It's always nice to be ardently wooed. But so-called super delegates need to save themselves for the wedding night. And that would be the Democratic National Convention in August.
Sens. Barack Obama and Hillary Clinton are scrapping for every delegate apportioned in the state's primaries and caucuses. Neither might have the numbers to clinch by the convention, though mid-Atlantic primaries today could put one candidate more clearly in the lead - and primaries in Wisconsin, Ohio and Texas could add even more clarity.
But if it goes down to the wire, super delegates, who, according to party rules, are free to vote for whomever they wish, will have to be the tie-breakers. Each campaign is now pressing these delegates to commit. They shouldn't. They should wait until the nation's voters have spoken through the party primaries. And then they should cast their votes so that those voters' wishes are respected. Sen. John McCain has all but sewn up the GOP nomination. On the Democratic side, however, matters as of Monday were still very much in the air.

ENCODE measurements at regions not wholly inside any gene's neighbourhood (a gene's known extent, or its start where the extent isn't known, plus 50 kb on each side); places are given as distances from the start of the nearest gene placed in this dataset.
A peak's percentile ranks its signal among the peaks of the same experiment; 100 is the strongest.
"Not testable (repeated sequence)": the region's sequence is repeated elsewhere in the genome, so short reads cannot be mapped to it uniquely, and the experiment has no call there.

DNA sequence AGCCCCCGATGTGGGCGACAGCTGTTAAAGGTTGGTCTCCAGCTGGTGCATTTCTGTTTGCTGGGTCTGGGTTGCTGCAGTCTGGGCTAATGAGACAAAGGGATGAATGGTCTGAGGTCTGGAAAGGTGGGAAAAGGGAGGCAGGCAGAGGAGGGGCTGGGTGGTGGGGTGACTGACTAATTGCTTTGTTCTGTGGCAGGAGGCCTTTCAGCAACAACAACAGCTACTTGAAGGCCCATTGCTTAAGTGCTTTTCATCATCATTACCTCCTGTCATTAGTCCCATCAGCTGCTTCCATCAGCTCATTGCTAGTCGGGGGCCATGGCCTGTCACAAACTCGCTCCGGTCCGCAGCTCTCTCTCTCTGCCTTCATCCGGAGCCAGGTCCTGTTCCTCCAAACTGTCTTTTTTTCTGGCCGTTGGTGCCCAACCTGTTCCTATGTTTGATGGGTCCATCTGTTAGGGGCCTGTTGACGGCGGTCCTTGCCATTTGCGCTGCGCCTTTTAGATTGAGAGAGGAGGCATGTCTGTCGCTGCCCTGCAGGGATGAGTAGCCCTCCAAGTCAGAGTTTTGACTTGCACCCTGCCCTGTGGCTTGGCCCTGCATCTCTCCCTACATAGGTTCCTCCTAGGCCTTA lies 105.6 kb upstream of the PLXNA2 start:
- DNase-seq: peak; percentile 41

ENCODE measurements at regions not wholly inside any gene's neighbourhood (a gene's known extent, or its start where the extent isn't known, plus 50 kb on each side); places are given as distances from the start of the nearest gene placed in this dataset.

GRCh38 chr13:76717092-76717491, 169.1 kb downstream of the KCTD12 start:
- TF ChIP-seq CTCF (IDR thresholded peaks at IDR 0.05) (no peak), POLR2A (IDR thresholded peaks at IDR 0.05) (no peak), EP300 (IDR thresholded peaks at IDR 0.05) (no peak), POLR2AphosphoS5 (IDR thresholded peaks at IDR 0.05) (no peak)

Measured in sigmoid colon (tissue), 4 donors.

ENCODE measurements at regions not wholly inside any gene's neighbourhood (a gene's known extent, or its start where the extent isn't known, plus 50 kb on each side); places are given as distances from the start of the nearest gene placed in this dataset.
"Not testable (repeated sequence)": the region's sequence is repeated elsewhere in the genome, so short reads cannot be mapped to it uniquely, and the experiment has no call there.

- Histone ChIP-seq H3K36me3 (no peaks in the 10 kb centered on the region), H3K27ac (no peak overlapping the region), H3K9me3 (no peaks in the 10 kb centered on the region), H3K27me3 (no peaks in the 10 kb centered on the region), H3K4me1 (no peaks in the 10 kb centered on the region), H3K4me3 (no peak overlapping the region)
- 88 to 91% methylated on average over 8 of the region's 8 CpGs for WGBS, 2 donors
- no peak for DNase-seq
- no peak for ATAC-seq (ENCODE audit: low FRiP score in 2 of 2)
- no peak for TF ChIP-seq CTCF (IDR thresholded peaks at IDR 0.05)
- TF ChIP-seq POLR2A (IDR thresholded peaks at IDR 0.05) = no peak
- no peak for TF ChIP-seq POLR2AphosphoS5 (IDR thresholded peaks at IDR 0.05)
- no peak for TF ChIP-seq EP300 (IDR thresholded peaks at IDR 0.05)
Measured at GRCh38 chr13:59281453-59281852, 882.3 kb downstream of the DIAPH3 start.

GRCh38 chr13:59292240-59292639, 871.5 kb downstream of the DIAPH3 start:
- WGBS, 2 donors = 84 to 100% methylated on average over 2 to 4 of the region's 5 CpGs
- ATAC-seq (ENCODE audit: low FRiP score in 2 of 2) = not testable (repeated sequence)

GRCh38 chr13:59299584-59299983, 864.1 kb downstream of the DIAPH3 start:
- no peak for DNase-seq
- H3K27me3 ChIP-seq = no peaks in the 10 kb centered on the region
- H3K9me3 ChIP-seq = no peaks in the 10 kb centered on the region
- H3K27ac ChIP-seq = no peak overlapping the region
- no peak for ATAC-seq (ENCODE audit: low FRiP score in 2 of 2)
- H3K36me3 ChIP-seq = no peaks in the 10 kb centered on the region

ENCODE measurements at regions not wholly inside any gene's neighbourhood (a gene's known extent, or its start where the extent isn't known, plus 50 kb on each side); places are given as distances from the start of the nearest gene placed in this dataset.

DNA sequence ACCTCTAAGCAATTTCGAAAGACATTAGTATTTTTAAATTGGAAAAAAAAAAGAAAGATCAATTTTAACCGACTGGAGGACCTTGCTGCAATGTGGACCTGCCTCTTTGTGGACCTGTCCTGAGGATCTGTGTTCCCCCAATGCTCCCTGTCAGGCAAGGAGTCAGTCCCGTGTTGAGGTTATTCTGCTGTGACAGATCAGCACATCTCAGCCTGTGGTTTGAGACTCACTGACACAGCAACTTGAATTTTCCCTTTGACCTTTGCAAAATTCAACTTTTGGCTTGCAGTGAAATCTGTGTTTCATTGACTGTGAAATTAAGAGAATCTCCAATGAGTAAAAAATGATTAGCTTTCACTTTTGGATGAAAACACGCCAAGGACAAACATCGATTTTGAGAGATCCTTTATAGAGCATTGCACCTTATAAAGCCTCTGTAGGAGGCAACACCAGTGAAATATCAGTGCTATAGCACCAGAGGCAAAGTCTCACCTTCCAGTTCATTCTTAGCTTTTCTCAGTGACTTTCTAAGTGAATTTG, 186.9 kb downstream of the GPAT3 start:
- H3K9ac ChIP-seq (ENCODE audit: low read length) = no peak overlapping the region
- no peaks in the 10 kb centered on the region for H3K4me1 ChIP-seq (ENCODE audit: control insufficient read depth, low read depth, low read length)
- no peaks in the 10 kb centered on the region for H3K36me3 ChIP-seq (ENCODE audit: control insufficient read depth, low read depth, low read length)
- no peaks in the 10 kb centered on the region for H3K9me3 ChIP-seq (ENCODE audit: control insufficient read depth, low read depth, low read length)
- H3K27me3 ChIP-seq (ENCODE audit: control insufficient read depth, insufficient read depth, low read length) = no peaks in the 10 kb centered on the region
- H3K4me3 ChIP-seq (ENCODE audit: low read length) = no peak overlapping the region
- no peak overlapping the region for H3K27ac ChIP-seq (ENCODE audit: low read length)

The party's super delegates are Democratic governors, the party's members in the U.S. House and Senate and all members of the Democratic National Committee. More than half already have committed to a candidate.
Of Wisconsin's 16 super delegates, four have gone for Obama and two for Clinton. Ten are undecided.
The remaining super delegates who are being courted need to stand firm, and those who have committed may need to rethink their positions come convention time. The party created super delegates in 1980 to bring cohesion to the party at nominating time - to give a unifying boost to the candidate for whom more people had voted but who might hold only a slim lead in delegates.
Commendably, the state's two U.S. senators and others have remained publicly uncommitted.
It will be a blow to party unity going into the general election if more people end up voting for one candidate over the other in the Democratic primaries and super delegates throw it to the other candidate anyway.
The party that was correctly indignant that the presidential candidate who won the popular vote was denied the victory in 2000 cannot be the same party that denies its nomination to the person with more votes in 2008.
Reprinted from The Milwaukee Journal Sentinel – CNS.